United States v. Shaw, No. 13-3050 (10th Cir. 2014)Annotate this Case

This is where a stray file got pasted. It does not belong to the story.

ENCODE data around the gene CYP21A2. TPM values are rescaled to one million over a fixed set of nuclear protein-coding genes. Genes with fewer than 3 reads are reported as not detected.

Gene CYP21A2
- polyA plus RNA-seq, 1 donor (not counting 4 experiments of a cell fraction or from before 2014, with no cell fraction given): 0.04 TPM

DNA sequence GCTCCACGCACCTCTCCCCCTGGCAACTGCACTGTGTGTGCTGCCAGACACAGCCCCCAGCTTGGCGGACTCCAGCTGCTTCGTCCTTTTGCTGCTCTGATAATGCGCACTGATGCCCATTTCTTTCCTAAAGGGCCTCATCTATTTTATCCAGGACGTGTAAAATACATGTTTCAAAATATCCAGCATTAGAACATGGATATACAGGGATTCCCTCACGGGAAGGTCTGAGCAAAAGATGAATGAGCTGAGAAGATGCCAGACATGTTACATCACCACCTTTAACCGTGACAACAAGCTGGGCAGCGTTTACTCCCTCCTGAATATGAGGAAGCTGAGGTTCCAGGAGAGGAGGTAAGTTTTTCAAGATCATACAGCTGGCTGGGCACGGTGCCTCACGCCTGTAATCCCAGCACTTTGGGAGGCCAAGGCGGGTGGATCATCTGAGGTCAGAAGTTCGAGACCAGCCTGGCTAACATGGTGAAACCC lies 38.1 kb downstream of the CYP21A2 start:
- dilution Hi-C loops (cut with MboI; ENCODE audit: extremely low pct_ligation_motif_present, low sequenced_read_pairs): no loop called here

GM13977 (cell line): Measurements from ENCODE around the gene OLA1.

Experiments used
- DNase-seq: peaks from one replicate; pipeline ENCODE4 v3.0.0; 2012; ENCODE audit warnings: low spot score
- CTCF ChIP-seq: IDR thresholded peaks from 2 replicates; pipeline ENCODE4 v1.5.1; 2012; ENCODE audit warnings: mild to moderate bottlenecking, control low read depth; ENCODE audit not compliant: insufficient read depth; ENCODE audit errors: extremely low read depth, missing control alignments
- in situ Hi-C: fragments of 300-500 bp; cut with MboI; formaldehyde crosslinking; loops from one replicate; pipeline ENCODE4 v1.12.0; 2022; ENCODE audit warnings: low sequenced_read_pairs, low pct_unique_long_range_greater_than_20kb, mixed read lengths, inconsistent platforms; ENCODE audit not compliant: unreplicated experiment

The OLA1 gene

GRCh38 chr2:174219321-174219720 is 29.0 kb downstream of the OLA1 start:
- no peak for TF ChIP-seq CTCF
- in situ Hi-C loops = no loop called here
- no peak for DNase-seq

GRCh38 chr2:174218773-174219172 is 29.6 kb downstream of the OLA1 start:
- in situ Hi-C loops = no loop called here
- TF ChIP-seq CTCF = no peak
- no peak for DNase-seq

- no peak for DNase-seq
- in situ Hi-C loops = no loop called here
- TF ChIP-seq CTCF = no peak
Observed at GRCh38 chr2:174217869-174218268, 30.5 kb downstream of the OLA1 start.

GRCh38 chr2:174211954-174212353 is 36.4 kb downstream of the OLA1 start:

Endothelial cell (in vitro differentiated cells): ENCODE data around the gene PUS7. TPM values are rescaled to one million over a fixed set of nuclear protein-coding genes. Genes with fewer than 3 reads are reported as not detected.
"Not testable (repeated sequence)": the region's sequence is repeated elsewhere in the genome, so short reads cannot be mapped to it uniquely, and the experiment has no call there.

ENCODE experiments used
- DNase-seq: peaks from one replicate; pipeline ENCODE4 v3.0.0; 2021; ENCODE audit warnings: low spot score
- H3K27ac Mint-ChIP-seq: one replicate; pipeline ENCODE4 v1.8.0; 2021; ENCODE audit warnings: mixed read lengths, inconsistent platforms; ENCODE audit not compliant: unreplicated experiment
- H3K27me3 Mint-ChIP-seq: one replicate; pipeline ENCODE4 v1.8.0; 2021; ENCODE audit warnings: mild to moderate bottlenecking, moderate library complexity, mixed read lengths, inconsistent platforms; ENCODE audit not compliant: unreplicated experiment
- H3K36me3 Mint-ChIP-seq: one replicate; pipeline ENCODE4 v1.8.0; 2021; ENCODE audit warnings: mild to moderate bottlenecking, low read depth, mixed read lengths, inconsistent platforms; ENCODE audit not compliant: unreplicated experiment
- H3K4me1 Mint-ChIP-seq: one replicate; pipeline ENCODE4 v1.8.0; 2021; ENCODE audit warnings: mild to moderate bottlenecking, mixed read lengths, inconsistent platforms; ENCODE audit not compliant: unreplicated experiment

Defendant Charles Shaw was convicted of robbing a bank and two credit unions, attempting to commit a second robbery at one of the credit unions, and committing four related firearms offenses. He was acquitted on a charge of robbing a second bank. On appeal he argued: (1) the jury could not be impartial because it learned of an improper gesture he made to a member of the jury panel during jury selection; (2) the district court erred in admitting a confession of a codefendant who had been convicted at an earlier trial; (3) the court also erred in admitting evidence of an uncharged bank robbery; and (4) the court at sentencing, rather than the jury, found that he had been previously convicted of a firearms offense. Finding no reversible error, the Tenth Circuit affirmed.